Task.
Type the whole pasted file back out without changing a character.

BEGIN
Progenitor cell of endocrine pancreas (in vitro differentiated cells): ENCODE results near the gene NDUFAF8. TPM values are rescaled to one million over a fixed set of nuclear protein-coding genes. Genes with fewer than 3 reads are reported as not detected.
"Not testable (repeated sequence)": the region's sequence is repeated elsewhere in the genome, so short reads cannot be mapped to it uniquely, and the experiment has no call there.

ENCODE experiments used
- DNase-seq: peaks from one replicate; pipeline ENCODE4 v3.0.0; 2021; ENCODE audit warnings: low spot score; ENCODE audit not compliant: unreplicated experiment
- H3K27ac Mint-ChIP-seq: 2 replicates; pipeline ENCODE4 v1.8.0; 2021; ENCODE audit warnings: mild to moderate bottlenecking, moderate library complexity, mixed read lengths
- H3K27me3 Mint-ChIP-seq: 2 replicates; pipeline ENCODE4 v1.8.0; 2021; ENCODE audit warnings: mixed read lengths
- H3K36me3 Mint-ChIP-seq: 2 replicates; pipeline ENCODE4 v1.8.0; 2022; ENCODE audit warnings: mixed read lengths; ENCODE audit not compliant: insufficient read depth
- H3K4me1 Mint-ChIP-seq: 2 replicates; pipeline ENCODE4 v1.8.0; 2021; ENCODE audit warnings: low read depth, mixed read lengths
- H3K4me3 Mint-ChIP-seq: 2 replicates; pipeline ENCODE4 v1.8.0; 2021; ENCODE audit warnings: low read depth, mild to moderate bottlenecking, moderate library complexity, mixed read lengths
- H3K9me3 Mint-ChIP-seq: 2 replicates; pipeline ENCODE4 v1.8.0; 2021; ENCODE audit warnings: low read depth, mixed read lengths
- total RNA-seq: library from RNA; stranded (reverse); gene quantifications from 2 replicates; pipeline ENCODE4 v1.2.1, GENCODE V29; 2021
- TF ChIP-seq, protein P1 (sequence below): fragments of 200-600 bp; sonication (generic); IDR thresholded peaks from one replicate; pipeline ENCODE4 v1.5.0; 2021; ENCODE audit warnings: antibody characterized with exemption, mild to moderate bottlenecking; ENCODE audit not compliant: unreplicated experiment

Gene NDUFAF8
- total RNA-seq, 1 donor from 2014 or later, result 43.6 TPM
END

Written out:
Progenitor cell of endocrine pancreas (in vitro differentiated cells): ENCODE results near the gene NDUFAF8. TPM values are rescaled to one million over a fixed set of nuclear protein-coding genes. Genes with fewer than 3 reads are reported as not detected.
"Not testable (repeated sequence)": the region's sequence is repeated elsewhere in the genome, so short reads cannot be mapped to it uniquely, and the experiment has no call there.

ENCODE experiments used
- DNase-seq: peaks from one replicate; pipeline ENCODE4 v3.0.0; 2021; ENCODE audit warnings: low spot score; ENCODE audit not compliant: unreplicated experiment
- H3K27ac Mint-ChIP-seq: 2 replicates; pipeline ENCODE4 v1.8.0; 2021; ENCODE audit warnings: mild to moderate bottlenecking, moderate library complexity, mixed read lengths
- H3K27me3 Mint-ChIP-seq: 2 replicates; pipeline ENCODE4 v1.8.0; 2021; ENCODE audit warnings: mixed read lengths
- H3K36me3 Mint-ChIP-seq: 2 replicates; pipeline ENCODE4 v1.8.0; 2022; ENCODE audit warnings: mixed read lengths; ENCODE audit not compliant: insufficient read depth
- H3K4me1 Mint-ChIP-seq: 2 replicates; pipeline ENCODE4 v1.8.0; 2021; ENCODE audit warnings: low read depth, mixed read lengths
- H3K4me3 Mint-ChIP-seq: 2 replicates; pipeline ENCODE4 v1.8.0; 2021; ENCODE audit warnings: low read depth, mild to moderate bottlenecking, moderate library complexity, mixed read lengths
- H3K9me3 Mint-ChIP-seq: 2 replicates; pipeline ENCODE4 v1.8.0; 2021; ENCODE audit warnings: low read depth, mixed read lengths
- total RNA-seq: library from RNA; stranded (reverse); gene quantifications from 2 replicates; pipeline ENCODE4 v1.2.1, GENCODE V29; 2021
- TF ChIP-seq, protein P1 (sequence below): fragments of 200-600 bp; sonication (generic); IDR thresholded peaks from one replicate; pipeline ENCODE4 v1.5.0; 2021; ENCODE audit warnings: antibody characterized with exemption, mild to moderate bottlenecking; ENCODE audit not compliant: unreplicated experiment

Gene NDUFAF8
- total RNA-seq, 1 donor from 2014 or later, result 43.6 TPM